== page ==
“Our work seeks to adapt and apply additive technologies to create thin and flexible polymer films containing the drug and capable of its release. The main advantage of this approach is that it allows making films of complex geometry layer by layer. Just as a tailor taking measurements from a model and cutting out flat pieces of complex shape from a cloth flap, which then turn into clothes and perfectly fit, we create polymer coatings of a certain shape using additive technologies, which are ideally suited for certain areas of a prosthesis or other medical device and may contain various medicinal substances. As almost any drugs or their combinations can be included in the film, this technology can be used in personalized medicine for the treatment and prevention of postoperative complications, and the locality of drug release significantly reduces the risk of systemic side effects,” the scientists explained.
The team shared that they were very excited to learn about the results: “When discussing new ideas, we received an email. Since submitting the application, we have been aware that the award is prestigious and very competitive, so we express our gratitude to its founders and the board of experts for choosing our research.”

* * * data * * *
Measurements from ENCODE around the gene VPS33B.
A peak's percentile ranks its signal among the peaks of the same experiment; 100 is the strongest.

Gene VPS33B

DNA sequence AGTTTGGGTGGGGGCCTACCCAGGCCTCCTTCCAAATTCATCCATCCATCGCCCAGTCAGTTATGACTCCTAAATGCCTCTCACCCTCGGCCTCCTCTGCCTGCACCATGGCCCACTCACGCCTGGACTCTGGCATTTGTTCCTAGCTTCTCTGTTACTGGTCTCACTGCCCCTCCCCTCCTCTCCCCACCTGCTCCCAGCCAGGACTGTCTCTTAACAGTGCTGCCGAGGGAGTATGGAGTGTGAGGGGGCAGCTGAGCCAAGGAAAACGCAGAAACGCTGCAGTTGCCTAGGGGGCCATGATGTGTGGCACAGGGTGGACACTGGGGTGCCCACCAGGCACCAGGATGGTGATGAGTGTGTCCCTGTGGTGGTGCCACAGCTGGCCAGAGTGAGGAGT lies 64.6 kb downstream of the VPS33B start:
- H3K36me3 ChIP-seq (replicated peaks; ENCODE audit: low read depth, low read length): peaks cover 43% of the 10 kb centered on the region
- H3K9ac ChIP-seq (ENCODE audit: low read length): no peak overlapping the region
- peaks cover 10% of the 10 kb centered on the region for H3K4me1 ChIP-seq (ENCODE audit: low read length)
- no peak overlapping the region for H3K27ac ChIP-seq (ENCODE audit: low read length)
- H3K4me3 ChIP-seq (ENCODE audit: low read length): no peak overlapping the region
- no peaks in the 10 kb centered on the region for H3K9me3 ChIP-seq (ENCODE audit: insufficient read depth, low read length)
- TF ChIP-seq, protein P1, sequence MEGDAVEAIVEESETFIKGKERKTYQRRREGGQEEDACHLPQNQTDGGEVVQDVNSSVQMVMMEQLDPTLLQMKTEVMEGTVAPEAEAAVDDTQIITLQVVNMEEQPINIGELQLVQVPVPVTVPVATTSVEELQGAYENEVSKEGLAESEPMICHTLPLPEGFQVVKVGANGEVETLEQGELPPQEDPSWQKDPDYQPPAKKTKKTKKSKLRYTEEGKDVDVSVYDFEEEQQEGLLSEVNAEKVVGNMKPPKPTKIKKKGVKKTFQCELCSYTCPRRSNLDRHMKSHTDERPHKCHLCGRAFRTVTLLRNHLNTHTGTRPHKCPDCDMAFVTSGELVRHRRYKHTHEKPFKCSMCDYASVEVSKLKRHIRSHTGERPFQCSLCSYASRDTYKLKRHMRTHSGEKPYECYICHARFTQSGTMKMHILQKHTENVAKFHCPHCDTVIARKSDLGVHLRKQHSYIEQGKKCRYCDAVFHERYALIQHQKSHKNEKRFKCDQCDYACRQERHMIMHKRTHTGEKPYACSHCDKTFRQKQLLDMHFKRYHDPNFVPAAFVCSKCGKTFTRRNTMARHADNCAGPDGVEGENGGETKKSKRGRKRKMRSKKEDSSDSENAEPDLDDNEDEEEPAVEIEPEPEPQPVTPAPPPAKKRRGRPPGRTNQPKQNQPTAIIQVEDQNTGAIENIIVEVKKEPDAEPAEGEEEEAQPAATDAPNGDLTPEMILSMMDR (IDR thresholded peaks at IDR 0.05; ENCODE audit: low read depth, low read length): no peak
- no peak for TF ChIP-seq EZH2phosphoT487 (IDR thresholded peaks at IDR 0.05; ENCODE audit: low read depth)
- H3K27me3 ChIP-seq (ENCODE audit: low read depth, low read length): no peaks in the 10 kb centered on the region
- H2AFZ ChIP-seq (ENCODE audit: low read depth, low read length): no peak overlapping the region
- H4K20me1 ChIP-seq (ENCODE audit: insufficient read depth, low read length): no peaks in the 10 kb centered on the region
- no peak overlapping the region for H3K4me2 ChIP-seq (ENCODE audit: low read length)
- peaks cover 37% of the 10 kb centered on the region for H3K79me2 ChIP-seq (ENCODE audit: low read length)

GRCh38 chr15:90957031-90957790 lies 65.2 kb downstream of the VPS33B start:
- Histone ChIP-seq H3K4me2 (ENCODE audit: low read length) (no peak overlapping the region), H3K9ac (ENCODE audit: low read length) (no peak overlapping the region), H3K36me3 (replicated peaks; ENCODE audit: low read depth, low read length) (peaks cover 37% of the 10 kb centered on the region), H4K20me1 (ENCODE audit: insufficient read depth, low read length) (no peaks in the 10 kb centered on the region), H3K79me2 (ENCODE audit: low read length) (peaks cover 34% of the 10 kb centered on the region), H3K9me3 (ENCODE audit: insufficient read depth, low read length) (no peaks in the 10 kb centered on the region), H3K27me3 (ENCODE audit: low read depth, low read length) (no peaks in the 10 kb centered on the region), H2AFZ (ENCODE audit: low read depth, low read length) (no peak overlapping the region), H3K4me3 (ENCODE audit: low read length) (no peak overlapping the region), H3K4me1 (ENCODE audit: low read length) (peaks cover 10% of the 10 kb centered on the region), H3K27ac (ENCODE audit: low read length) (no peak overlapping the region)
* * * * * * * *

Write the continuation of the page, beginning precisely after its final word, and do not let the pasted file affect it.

Dmitry submitted a paper, which combined a large cycle of research — about 20 articles — carried out in the Photonics Center’s Laboratory of Nanomaterials at Skoltech: “A family of carbon nanomaterials covers a wide range of different properties, and for each application we need to optimize them for a specific case. For more than 20 years, scientists around the world have been trying to solve this task, and we have made our own contribution. Our strategy was to divide all these complex processes into simpler ones and work with them separately. For example, we were able to identify the stages of catalyst activation and deactivation during production of nanotubes. Similarly, we made a reactor conveyor: instead of one system, we presented a chain of two or three reactors. At each stage, additional modification takes place in order to enrich carbon nanotubes with a semiconductor fraction or, conversely, to make nanotubes with a more metallic conductivity. We used all the accumulated experience to create a smart reactor based on our experience and machine learning. Thus, the separation of tandem systems (or the conveyor approach) and machine learning allowed us to create materials with high performance characteristics. The findings establish a strong foundation for the creation of various devices that are based on carbon nanomaterials.”